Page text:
To cover these losses of energy, you will have to run the diesel engine for longer in order to turn the prop by means of an electric motor, than you would if you just turned the prop by the diesel.

    So this is not a "greener" alternative. Unless you think that you can get your batteries charged by a clean source of shoreside energy.
     
  8. gonzo
    Joined: Aug 2002
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    Location: Milwaukee, WI

    gonzo Senior Member

    I've worked in tugs with that setup. I was a navigator in oil surveys and speed control is very important. It was not fuel efficient
     
  9. CDK
    Joined: Aug 2007
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    Location: Adriatic sea

    CDK retired engineer

    OutOfMyLeague, what is your background? What will you have done and what will you do yourself? Have you done anything similar on a smaller scale already?

    Decisions have to be made like the required motor size, type of storage battery and capacity. Do you want to make your own control circuitry or use standard industrial components?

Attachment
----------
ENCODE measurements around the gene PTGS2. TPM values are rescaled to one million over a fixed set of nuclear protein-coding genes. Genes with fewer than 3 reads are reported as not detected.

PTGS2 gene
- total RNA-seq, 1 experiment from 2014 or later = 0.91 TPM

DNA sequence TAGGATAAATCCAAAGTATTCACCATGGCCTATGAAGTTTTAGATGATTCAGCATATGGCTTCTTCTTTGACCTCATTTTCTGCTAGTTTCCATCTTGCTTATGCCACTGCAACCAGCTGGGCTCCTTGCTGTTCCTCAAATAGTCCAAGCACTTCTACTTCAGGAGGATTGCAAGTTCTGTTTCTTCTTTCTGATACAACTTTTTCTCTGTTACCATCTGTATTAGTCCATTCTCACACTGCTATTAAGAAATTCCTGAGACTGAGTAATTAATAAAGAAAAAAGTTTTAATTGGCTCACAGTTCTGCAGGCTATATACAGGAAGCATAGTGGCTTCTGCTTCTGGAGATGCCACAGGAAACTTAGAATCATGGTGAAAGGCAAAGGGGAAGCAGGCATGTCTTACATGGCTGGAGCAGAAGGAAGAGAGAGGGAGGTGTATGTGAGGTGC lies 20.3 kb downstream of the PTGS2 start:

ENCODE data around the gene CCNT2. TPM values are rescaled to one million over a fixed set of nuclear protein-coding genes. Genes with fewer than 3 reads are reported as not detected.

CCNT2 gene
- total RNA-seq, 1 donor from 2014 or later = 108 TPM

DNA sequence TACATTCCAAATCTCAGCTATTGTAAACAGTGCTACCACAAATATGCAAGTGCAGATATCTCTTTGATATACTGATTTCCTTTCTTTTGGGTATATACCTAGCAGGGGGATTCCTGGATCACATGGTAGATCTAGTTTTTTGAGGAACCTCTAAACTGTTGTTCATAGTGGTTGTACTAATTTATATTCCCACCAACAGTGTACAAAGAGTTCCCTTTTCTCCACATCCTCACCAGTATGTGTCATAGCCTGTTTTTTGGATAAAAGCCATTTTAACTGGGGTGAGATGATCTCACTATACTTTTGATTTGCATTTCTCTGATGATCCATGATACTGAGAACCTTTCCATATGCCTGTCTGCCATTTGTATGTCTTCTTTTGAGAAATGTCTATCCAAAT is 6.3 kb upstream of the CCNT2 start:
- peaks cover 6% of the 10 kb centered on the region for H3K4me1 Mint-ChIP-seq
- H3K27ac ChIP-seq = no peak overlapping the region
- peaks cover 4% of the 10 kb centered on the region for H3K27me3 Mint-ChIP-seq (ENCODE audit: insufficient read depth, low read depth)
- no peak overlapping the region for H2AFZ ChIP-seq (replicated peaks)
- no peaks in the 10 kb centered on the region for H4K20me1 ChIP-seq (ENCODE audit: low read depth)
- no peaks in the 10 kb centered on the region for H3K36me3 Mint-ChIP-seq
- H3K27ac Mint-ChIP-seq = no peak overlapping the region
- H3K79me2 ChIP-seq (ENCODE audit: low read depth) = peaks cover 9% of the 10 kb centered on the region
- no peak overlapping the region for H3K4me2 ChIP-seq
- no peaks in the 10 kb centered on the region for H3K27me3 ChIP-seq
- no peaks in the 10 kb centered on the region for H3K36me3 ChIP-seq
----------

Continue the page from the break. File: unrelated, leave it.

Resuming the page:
I am willing to answer questions and provide help designing the circuitry, but if you have no inkling of electricity I may not live long enough to see the project finish.
     
  10. JRMacGregor
    Joined: Oct 2005
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    Location: Scotland, UK

    JRMacGregor Junior Member

    Gonzo

    you have probably worked in tugs with the set up diesel-alternator-motor-propeller. There are losses there compared to direct drive diesel, but they are not huge.

    The set up talked of here is diesel-alternator-charger-battery-motor-propeller, which has much greater losses.
     

  11. missinginaction
    Joined: Aug 2007
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    Location: New York

    missinginaction Senior Member

    Outofmyleague,

    I was like you a few years back. I have one recommendation for you:

    Boatowners Mechanical & Electrical Manual
    How to Maintain, Repair, and Improve Your Boat's Essential Systems
    By Nigel Calder
    Published by International Marine (division of McGraw Hill)

    Read it, study it, sleep with it. Well, OK maybe not sleep with it but take the time and put some mental energy into studying this supurb book and with this text at your side you will be able to go one on one with any marine electrican. You'll certainly know weather he's being honest and you might even decide to do some of the work yourself.

    This text is written in a way that any reasonably intelligent novice can understand BUT it comprehensively covers a vast amount of topics.

    I'm currently in the process of completely rewiring my old Silverton. With the knowledge that I've gained from this text and from the Blue Sea Systems website (www.blueseasystems.com) I'm absolutely sure that I'm doing it right.

    You can too.

    Regards,

    MIA